Posts from the ‘technology’ Category

The last of Nortel’s legacy sold off

Nortel’s patents sold for 4.5 billion dollars–a true indictment of the many dollars and years of R&D investment.  Some of Canada’s top scientists worked there–it truly was an innovative company (unfortunately with bad management).

It is also very sad that Nortel’s leadership, including Mike Zafirovski, did not know the true value of what they had in the company.  Also sad is the fact that our governments (federal and provincial) didn’t realize the value of this innovation to our country.  I still believe that investment into high-tech is more forward looking than investment in the automobile industry, and expecially construction.  Highly skilled knowledge workers are great for the future of the country.  Here is an article that I think sums up the loss pretty well:–family-jewels-frittered-away

Hoepfully this is a lesson that can be learned.  RIM is a true Canadian tech anchor–let’s hope we take to heart some of lessons from the down fall of Nortel.  I’m not talking a future bailout, but some manner of protecting the intellectual capital (patents, workers, skills) that is being developed at RIM.

Here’s hoping.


The Importance of a Technology “Anchor”

Not a long post from me today, but just a link to an article in the Globe and Mail that explains what RIM’s misfortunes could mean for the city of Kitchener-Waterloo.  I doubt that they will become the next Nortel, but hopefully they won’t.

Ottawa Tech Sector / RIM

A while ago I was going to post a quick something that I saw about the Ottawa Tech Sector from the Ottawa Citizen, but didn’t post it.  Unfortunately things didn’t seem to be going well in Ottawa high-tech despite some encouraging signs from some companies.  Article below:

But now it seems we could have some more bad news for Ottawa (really Canada) tech with RIM’s recent announcements.  This will affect the growing tech economy of Waterloo much more than Ottawa’s but there will be an effect.  RIM is one of the local bright spots.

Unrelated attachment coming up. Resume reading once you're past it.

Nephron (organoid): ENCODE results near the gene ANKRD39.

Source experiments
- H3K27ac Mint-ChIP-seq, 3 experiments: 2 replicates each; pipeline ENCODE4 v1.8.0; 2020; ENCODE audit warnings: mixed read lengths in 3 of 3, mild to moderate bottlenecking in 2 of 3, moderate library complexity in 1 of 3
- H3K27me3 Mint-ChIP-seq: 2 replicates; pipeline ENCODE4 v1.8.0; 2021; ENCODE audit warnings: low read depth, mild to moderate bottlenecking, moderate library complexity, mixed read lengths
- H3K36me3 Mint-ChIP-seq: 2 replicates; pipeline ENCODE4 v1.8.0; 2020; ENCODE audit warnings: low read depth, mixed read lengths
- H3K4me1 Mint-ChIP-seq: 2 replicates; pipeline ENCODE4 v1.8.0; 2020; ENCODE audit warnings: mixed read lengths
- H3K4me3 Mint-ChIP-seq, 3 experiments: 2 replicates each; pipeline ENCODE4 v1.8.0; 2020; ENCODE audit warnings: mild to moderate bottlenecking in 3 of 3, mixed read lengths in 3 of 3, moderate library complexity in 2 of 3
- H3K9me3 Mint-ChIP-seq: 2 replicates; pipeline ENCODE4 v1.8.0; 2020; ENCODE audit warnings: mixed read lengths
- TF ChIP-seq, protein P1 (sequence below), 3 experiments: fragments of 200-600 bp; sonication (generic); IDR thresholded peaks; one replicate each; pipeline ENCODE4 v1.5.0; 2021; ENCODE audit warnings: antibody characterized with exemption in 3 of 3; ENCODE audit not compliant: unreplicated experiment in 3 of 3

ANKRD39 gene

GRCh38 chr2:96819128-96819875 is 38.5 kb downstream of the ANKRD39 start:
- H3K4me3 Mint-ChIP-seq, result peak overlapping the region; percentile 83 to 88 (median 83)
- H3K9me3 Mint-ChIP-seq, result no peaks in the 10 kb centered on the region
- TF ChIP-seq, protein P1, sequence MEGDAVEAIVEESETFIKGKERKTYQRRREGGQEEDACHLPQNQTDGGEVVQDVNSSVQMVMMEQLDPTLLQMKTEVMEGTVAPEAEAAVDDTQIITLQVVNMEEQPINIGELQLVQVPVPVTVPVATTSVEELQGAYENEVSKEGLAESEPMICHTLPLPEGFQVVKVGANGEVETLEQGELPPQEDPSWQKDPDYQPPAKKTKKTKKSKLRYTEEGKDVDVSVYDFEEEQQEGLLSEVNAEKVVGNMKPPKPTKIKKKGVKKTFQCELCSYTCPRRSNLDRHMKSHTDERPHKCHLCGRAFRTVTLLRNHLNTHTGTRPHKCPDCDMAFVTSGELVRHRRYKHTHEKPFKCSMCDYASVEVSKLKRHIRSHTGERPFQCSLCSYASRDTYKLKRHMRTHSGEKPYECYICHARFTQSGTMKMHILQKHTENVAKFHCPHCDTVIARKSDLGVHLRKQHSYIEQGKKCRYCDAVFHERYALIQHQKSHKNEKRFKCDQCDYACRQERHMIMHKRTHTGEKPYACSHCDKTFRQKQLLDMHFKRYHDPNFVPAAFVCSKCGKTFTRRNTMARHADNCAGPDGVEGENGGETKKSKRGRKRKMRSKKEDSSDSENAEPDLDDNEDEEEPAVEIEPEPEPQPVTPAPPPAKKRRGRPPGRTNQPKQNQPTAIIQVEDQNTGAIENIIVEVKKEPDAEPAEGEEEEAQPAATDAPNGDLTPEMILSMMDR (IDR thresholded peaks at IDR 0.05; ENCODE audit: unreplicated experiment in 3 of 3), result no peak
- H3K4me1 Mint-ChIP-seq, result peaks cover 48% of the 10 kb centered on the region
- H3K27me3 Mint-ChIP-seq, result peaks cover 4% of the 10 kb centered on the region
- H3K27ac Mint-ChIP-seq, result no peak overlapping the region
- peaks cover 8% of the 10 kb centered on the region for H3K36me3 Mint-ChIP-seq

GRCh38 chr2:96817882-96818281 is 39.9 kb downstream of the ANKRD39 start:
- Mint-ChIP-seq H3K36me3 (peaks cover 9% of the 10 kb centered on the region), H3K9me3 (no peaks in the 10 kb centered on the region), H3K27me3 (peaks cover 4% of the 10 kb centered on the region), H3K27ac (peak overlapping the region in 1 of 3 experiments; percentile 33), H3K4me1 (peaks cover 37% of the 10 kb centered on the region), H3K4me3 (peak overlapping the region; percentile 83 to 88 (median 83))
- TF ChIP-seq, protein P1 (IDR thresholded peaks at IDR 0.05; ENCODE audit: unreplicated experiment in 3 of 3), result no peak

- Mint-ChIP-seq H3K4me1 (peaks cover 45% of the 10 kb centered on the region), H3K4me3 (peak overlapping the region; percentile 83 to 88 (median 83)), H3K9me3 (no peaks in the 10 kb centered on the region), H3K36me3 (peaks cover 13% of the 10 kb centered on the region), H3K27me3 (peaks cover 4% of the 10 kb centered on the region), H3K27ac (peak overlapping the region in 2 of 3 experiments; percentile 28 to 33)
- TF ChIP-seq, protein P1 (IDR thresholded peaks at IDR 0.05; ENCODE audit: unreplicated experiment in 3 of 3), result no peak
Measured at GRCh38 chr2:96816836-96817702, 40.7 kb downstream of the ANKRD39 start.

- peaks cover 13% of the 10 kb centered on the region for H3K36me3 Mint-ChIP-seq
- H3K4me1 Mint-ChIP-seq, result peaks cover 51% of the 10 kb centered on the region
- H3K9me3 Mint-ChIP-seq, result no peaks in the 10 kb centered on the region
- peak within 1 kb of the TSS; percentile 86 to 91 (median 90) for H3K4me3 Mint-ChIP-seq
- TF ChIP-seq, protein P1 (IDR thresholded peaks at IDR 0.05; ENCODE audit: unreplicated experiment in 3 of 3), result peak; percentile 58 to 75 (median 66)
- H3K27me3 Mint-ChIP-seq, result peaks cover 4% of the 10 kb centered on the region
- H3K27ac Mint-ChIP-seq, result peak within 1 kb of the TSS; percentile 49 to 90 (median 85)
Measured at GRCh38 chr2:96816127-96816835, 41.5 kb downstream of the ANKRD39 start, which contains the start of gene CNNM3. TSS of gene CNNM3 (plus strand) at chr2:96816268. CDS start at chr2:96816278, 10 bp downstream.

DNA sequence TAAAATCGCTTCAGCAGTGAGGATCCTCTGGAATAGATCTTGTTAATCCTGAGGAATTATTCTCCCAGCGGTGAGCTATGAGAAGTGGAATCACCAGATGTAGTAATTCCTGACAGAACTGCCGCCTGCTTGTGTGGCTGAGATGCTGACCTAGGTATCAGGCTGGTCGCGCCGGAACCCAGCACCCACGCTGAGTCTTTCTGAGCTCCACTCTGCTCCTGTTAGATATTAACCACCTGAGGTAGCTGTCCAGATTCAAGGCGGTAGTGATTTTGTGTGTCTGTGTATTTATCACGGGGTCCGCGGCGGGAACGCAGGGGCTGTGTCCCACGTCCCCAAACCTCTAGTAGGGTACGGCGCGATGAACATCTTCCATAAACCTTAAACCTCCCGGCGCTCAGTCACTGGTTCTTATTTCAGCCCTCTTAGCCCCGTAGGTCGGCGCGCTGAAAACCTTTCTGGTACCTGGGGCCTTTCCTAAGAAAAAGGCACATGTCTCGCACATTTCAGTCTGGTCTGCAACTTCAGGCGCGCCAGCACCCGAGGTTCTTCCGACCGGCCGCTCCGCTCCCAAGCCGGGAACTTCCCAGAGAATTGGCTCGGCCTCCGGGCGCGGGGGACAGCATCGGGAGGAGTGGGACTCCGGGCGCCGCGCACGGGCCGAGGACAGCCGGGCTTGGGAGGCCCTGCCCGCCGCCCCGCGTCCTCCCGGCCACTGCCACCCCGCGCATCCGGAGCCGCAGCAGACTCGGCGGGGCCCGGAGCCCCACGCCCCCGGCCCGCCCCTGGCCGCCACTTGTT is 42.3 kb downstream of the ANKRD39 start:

Who is going to be Canada’s tech anchor?  It looks like RIM is still a major force and will remain the number one tech company in Canada for awhile.  But who will be Ottawa’s anchor?  Since the demise of Nortel we don’t seem to have a large, world-class, exporter of technology (apologies to all the smaller Ottawa companies out there).  Maybe an anchor is not required beyond the government and it’s tech contracts, but I think a big world-beater would be good to have in town.

Motorola’s come-back

Just reading the EE Times article talking about Motorola’s resurgence.  It’s good to see the inventor of the cell phone to be back in the business. 

The Android operating system really is helping Motorola come back.  Will this be Apple’s undoing?  Doubtful–but gives the competition some breathing room.

Management Rewired

As I’ve mentioned in the past, I am somewhat loyal listener to Chris Gondak’s podcast—The Invisible Hand.  It’s a podcast that reviews new business and economics books by interviewing the author.  Recently I received an Amazon gift certificate and purchased some of the books I’ve heard about from the podcast.  Included in that list is “Management Rewired” by Charles Jacobs. 

I have long been fascinated with how our brains work, and this book takes a good look at the functioning of the brain.  It also attempts to provide some practical advice on how to manage people with consideration of how everyone perceives the world. 

I find the book and the research fascinating but there is something I wonder about.  Charles Jacobs has been in the business of management consulting for a long time.  He started out with his practices long before the brain research that he quoted was in.  Did he jump all over these theories when he found out about them because they confirmed his thinking all along?  Is there a chance he could be manipulating the findings to support his own theories?

Good questions but they should not completely stop people from reading the theories presented in this book.  The human brain is very interesting indeed.

What’s going on at the iPad factory?

Just a quick post on this one.  Read the story on EE Times, and looked a little further into it.  This can’t be coincidence with the upcoming delivery of the iPad.   Should Apple (and others) reconsider using Foxconn?

iPad is coming! How about paper reduction?

Coming soon to stores on April 3rd, the iPad is causing quite a stir.  Will it be “all that”?

The most interesting part about the iPad, the Kindle, and other tablet PCs and e-readers (and yes I know e-readers and tablet computers are really different things!) is what it might actually do to the print (newspapers and books) industry.  It seems logical to me  (someone who reads quite a bit online, but not much printed material) that we may finally see less trees being converted to paper.  I bold the “may” because people have predicted the paperless office in the past.

It will be hard to fully get rid of paper, but the e-reader/tablet idea might reduce some paper usage.  We shall see how this all progresses in the next few years.